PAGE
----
Delaware couples struggling to conceive may get some help if a measure proposed in the state Senate becomes law.
The Delaware Fertility Care and Preservation Bill would mandate that private insurance companies cover treatment for infertility.
“Roughly one in eight Delawareans are struggling with infertility. I believe the number is much higher. Of those who are diagnosed, about 75 percent cannot afford treatment, so they receive a diagnosis and have no means to pay for care,” said Christie Gross, a fertility care advocate who’s been working closely with bill sponsor Sen. Bryan Townsend.
Infertility, the inability to conceive children, is also defined as a medical condition.
“We didn’t always recognize as such over the years, but technology has gotten better where we can diagnose and treat better, and so we need to really make sure that insurance covers this,” Townsend said.
Small businesses, religious employers and those who are self-insured would be exempt.
Townsend says the legislation would make Delaware competitive with New Jersey and Maryland, where fertility coverage is already required.
“It’s also an economic competitor issue for Delaware. Jersey and Maryland offer good coverage, so we lose young employees and young residents to those states because they want to start a family, and they’ve got to go there,” Townsend said.
The bill would also cover fertility preservation treatment for cancer patients. Anyone undergoing cancer treatment could be left infertile, so they would have the option to store their eggs, embryos or sperm.
Senate Bill 139, introduced by Townsend in January, was assigned to the Senate Health, Children & Social Services Committee.
If it becomes law, Delaware could become the 16th state to cover fertility care services and the third to pass a fertility preservation law.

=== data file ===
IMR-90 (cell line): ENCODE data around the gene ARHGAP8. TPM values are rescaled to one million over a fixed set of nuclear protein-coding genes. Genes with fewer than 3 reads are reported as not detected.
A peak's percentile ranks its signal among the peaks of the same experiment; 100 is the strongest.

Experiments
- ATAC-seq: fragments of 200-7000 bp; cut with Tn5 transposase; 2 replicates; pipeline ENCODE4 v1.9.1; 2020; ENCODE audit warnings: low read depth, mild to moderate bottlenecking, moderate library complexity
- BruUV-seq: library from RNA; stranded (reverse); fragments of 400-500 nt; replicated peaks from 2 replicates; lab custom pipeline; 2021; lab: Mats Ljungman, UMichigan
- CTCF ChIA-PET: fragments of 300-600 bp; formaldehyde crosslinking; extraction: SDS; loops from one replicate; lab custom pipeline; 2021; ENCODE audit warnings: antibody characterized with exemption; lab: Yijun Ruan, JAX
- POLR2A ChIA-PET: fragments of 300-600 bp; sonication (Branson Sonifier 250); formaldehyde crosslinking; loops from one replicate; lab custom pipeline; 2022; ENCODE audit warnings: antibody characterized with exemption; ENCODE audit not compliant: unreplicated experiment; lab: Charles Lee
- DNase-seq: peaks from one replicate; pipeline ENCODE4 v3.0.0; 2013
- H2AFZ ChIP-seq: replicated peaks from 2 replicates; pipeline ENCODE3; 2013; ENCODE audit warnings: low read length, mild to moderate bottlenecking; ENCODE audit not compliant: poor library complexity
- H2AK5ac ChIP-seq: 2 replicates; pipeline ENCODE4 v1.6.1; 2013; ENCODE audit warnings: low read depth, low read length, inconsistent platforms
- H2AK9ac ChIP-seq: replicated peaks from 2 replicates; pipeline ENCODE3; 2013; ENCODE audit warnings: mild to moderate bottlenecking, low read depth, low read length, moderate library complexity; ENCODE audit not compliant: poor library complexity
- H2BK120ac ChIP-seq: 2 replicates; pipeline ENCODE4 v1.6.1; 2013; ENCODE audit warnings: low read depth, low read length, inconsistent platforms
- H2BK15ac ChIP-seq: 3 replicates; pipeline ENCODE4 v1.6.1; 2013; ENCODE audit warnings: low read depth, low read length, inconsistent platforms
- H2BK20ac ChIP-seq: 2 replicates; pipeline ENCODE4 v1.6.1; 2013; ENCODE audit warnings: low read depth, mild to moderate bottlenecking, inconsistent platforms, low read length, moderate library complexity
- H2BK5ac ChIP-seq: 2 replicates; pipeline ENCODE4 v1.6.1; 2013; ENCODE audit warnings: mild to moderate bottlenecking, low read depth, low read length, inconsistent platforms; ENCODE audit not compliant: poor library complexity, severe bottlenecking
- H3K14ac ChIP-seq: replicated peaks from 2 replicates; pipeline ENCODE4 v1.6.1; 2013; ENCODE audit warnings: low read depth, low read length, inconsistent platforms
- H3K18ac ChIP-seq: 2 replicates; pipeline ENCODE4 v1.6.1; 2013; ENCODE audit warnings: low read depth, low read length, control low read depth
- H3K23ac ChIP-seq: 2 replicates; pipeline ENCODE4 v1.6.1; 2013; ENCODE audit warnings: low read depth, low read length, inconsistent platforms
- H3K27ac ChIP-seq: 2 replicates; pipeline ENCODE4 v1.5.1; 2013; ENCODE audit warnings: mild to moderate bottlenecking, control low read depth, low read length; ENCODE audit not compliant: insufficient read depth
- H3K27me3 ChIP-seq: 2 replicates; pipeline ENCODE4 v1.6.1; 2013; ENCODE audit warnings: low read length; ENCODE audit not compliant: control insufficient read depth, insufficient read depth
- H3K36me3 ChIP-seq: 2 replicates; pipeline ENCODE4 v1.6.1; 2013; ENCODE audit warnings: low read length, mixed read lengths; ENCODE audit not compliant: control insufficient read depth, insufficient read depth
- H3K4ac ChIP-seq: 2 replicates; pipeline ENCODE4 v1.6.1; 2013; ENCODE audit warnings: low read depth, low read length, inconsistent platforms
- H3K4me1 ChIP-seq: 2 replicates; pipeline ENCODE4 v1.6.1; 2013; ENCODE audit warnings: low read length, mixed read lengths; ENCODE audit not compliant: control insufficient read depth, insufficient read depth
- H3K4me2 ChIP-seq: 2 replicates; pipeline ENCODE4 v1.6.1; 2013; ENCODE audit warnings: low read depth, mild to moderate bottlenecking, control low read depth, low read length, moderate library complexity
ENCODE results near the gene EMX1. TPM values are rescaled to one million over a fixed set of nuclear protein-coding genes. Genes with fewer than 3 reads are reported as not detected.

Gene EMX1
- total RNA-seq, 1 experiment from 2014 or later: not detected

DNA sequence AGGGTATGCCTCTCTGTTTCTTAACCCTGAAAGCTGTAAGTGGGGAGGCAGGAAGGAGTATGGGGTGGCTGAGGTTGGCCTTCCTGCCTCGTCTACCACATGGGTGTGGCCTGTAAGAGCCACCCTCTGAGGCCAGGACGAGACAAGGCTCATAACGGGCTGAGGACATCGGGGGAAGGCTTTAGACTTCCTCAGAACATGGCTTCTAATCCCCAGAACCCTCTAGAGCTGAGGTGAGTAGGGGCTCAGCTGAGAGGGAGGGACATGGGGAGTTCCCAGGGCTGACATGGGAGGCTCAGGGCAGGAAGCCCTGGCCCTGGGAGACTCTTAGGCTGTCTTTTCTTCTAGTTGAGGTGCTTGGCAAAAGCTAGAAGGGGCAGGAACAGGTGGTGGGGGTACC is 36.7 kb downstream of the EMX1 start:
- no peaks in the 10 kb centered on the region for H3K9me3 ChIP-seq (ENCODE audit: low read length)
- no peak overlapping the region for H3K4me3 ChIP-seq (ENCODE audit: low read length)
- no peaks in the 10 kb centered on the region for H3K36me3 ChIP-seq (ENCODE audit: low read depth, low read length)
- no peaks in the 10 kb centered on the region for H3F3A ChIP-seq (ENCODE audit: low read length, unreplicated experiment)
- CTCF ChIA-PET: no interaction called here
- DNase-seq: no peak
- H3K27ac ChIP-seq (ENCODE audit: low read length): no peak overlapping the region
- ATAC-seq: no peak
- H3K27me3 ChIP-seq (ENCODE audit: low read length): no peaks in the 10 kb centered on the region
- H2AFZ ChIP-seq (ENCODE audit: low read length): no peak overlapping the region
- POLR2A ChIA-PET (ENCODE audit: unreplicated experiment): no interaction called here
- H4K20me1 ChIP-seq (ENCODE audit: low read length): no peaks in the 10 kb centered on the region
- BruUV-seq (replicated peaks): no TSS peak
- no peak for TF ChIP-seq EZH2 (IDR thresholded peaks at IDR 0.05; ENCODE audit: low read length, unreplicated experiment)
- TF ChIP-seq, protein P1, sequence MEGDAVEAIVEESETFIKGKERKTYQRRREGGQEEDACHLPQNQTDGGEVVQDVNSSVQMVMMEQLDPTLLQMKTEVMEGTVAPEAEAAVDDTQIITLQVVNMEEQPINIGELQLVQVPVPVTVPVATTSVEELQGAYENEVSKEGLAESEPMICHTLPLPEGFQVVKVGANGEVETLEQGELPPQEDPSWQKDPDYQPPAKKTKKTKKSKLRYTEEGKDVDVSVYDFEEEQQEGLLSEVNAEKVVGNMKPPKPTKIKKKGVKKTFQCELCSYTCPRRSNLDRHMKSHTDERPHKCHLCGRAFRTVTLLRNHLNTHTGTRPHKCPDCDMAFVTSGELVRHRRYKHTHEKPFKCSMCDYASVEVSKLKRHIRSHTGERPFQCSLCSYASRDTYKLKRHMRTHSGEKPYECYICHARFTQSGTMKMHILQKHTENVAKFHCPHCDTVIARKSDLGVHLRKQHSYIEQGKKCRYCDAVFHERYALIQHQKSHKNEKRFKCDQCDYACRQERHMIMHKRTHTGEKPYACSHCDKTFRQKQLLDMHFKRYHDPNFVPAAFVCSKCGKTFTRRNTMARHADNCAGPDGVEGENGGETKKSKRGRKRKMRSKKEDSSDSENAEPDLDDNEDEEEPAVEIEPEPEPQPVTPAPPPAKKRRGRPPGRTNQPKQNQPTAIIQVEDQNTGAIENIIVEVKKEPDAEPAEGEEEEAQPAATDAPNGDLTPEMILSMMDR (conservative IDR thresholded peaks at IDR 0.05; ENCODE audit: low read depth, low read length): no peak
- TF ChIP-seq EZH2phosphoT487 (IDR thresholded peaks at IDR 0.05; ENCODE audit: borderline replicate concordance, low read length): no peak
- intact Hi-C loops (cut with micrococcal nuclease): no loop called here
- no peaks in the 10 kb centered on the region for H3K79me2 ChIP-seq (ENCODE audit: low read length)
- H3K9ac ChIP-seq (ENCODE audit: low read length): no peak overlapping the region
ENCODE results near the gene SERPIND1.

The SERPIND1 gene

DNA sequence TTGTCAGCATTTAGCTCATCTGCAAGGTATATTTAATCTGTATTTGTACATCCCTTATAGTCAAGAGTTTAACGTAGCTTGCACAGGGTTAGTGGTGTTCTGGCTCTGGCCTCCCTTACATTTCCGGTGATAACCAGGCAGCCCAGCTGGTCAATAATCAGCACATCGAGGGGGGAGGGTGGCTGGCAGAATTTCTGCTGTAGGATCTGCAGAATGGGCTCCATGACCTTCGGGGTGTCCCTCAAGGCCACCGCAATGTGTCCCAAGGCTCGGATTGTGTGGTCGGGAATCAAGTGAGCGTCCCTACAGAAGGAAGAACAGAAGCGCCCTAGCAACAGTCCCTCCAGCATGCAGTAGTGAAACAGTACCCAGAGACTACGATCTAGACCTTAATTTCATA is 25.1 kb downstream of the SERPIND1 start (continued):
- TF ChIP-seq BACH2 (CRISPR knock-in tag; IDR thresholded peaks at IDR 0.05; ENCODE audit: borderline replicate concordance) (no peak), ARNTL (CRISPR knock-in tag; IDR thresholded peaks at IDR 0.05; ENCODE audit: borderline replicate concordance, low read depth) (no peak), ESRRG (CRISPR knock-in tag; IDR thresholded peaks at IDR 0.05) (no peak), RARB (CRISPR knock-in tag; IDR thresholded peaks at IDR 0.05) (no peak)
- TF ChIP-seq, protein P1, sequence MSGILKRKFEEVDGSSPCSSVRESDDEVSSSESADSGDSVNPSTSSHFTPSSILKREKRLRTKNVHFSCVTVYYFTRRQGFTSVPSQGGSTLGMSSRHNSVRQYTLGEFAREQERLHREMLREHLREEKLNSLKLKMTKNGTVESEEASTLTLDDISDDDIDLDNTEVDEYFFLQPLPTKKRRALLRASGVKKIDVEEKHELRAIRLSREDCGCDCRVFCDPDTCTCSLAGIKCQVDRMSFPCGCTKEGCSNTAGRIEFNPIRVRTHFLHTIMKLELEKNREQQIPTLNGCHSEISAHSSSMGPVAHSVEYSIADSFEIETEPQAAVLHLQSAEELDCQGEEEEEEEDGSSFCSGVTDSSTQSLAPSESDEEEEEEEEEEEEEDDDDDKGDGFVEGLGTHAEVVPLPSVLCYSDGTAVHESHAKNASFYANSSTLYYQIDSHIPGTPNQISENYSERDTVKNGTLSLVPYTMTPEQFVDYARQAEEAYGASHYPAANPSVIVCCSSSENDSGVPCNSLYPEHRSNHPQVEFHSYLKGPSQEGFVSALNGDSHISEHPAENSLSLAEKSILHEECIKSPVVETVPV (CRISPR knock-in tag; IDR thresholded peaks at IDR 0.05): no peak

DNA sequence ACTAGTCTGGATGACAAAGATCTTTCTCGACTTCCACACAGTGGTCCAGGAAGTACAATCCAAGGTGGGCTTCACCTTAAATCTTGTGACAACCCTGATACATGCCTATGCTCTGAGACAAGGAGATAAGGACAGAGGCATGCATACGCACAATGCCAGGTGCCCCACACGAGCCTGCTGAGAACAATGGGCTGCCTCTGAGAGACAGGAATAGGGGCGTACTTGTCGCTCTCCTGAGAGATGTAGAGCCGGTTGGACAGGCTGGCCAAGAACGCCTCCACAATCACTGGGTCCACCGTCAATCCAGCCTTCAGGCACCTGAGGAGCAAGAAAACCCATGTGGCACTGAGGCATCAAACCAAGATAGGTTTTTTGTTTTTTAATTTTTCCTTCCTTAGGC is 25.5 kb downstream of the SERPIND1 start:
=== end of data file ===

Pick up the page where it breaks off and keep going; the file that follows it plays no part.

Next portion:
‘A family-building issue’
At one time, Eileen Ramos thought she would never have a child because she was diagnosed with endometriosis. “I myself suffered from infertility,” Ramos said. She is now a mother thanks to a very costly in vitro fertilization process.
Marisa Reeder and her husband, Steve, also conceived through IVF. They quickly discovered that many insurances didn’t cover fertility care services.
“I’ve actually had three different insurance plans during all of that because my employer changed coverages, none of them covered any infertility care,” Marisa Reeder said.
However supporters of Senate Bill 139 are determined to change that.
“It’s just kind of shocking that something so prevalent in the population is sort of looked at as not important in insurance coverage,” Reeder said.
SB 139 is not expected to be a costly piece of legislation. Gross said about 15 percent of men and women diagnosed with infertility will actually require the most advanced form of treatment, which is IVF. The rest will actually become pregnant through surgery, prescription drugs, or artificial insemination.
“This is a family-building issue. This is not a policy proposal that belongs in any political party. It is something that should unite us all,” Gross said.